The next morning we had to return our car and pick up our new one, the car rental place  was inside a Mercedes Dealership so things were not looking that bad. Lucky for me I drug my ass out of bed so I could be listed as a car driver because waiting for us was a year old Mercedes E class Kompressor. So we took the car home loaded it up and headed to Amsterdam, needless to say that the people who didn’t drag their asses out of bed were jealous that I would be driving the Mercedes later that day. We arrived in Amsterdam with no problems thanks to Heidi (the new name of our new GPS) and checked into our Hotel. We were staying in a hotel that was run by students as part of their curriculum. Apparently, Amsterdam has the number 5 ranked school for Hospitality Management in the world and is a partner university of Cornell (which has the top in the US and of Lucerne). We were able to get hooked up because our Dutch friend Rogier has some child hood friends who are in the program. Not only that, but they were to be our tour guides of the city while we were there. Before we met up with them, I saw a two story bicycle parking garage, the largest in Europe. Got my picture taken in a wooden shoe, and did a little grocery shopping where I was able to pick up some amazing cheese and horse meat. Before you get too freaked out, the Dutch eat horse because it is super cheap and I am sure that the one horse I did see pulling a carriage (the only one I saw) was thankful that he had a job! We met up with Pimm and Jan later in the evening and they showed us around the glorious city. With all the canals, it is really a vibrant beautiful city. He took us on a tour of coffee shops and pointed out the most famous and historically significant ones, we took a walk down to Vongel park and relaxed in the sun for a few hours and then we ate at this little hole in the wall that we would have never found if it wasn’t for them and feasted on croquettes. Basically horse meat and some sort of mashed potato deep friend; I finally know where Rogier gets his love for fried food, its basically in his genes. After walking around the city for what I thought was at least 5 hours we make it back to our hotel and rest up for the evening festivities. We got a late start, somewhere around midnight and met up down in the red light district where we proceeded to be guided by Pimm down the various ally ways and sex shows. Growing board of the red light district we bellied up to a bar in the district and begin to drink. To help pass the time we count the number of time Brits and or Americans freshly graduated from high school or college go passing by us and take bets on the finishing time of those seeking company across the street. Letting the time slip by, we try to find some bars to go into, but it is too late and they wont let us in. However we are convinced that these are Dutch only bars and they don’t want any American tourist in them even though Pimm and Rogier tell us that is not the case. We reluctantly go home at 5am and prepare for the ride home.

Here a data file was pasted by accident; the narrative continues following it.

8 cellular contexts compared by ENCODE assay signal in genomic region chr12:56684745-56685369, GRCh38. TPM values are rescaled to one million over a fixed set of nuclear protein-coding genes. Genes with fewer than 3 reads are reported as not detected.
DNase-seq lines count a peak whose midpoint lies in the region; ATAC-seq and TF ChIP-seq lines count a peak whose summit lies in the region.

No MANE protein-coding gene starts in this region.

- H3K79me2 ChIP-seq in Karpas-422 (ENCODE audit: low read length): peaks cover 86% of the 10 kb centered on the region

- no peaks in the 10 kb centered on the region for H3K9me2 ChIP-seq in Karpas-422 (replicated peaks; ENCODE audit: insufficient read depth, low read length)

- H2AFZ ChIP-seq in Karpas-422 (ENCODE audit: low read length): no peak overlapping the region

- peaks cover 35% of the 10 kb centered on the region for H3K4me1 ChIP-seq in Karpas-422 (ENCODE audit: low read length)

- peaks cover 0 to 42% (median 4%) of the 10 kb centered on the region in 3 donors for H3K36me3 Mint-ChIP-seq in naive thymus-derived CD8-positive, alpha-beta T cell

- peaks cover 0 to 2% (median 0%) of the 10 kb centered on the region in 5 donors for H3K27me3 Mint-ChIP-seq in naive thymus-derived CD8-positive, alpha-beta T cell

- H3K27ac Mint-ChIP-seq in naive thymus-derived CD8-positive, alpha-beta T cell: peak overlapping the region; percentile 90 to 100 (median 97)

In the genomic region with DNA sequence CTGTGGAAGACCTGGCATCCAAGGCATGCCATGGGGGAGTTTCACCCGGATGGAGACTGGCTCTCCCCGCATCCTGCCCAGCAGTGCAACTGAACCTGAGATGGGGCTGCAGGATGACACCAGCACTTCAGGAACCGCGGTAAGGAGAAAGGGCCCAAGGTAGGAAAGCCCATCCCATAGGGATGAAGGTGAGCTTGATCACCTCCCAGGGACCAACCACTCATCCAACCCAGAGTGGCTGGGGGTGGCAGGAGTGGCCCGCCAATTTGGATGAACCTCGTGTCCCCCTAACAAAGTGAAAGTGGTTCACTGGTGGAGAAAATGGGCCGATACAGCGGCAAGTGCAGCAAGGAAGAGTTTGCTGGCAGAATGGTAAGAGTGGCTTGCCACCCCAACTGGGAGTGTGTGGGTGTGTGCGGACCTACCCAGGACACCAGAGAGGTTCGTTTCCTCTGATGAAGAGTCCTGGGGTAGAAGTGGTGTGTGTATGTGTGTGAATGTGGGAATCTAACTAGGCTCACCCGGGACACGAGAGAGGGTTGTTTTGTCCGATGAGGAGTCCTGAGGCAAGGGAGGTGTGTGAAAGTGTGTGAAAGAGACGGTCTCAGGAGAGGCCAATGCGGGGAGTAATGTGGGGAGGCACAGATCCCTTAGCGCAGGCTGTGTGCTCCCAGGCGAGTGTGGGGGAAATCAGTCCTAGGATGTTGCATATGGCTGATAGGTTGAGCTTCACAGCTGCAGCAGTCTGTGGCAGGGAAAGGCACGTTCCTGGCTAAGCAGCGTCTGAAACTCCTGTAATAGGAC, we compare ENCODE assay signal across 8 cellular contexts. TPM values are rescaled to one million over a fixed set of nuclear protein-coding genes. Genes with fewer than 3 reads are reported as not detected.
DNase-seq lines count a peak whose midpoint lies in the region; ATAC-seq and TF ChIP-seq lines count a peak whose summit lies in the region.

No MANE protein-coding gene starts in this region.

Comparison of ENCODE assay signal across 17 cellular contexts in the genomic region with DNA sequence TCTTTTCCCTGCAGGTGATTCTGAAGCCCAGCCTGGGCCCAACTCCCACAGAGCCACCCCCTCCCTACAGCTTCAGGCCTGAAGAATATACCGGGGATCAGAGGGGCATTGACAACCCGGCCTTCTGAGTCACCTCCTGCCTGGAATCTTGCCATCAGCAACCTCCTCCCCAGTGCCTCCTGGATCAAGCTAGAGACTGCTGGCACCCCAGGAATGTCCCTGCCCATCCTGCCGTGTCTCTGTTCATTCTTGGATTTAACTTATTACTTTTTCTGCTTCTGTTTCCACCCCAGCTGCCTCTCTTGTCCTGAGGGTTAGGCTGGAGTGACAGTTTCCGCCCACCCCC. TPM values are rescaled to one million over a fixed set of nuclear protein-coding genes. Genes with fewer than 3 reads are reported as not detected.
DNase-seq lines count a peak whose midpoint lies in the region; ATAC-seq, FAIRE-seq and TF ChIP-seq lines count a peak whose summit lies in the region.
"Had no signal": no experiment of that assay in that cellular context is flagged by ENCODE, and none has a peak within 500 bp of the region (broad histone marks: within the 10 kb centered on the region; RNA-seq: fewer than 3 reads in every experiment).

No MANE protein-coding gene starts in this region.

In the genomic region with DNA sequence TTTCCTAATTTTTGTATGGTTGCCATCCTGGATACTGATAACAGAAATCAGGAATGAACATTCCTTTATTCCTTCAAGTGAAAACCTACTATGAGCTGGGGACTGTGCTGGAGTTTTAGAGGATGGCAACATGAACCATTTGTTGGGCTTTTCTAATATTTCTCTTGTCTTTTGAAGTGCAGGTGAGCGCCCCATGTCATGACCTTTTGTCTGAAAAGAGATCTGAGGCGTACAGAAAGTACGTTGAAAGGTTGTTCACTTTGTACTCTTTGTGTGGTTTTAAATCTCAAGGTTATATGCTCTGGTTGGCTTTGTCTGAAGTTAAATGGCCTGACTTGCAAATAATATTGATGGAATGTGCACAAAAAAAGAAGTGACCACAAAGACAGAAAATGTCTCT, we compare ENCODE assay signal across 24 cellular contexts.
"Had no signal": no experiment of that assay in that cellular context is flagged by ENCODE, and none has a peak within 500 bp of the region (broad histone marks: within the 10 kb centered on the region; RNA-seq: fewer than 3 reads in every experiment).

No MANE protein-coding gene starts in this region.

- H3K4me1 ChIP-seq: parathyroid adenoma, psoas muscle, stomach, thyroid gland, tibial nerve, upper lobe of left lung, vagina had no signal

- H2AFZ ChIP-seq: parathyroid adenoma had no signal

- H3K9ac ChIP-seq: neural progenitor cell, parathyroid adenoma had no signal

On our way home, we make a stop in Haarlem (sound familiar, it should there is one in NYC) and visit Rogier’s mom and boyfriend for a few hours. After the hustle and bustle of Amsterdam this was a perfect way to relax, sitting on the canal drinking coffee and visiting. Prior to going back to the house we make a quick stop in the farmers market where we are able to pick up some amazing cheese at half of the price. I’m here to tell you that the Dutch cheese is amazing and I picked up quite a bit of the aged gouda, nothing like an old Dutch man wearing wooden shoes, wielding a machete ( ok so I exaggerated, it was one of those crazy cheese cutters that look like a ninja weapon) cutting cheese directly from the wheel. I take the obligatory B&W photo that has become an obsession of mine and we head back to the house for some cheese, herring, and horse. (Sounds like a bad joke doesn’t it?) We all pretty much decided that we would like to retire to Haarlem, or at least abandon Germany and move to the Netherlands. I think it is for various reasons, the women were absolutely beautiful, (Amazonian without being so Amazonian if that makes any sense) generally happy and always smiling (because they were stoned perhaps?) and the vibe was something that is hard to describe just really positive and friendly unlike Germany. We head back to Rheine and on the way pick up some Belgium beer which is a welcomed change from the German beer and cook dinner. After a wild and ridiculous night at a club just out side if Rheine (it has the largest ice bar in Europe and I believe why there is no Air conditioning in this country, it all goes to keeping that place freaking cold) You would actually never imagine a really nice nite club being here, you would expect something out of the movie “Road House or Porky’s”.

We find our selves sitting on the balcony the next morning enjoying the sun eating breakfast in our boxers. Come to think of it, all of the meals we ate in Rheine involved the balcony and no pants. I can only imagine what the neighbors thought. The moment I had been dreading finally arrived and it is my turn to dive us back to Germany. Let me just say that it had been over a year since I had driven and I was feeling nervous since it was the fabled “Autobahn”. With Heidi programmed, we set off for the return trip.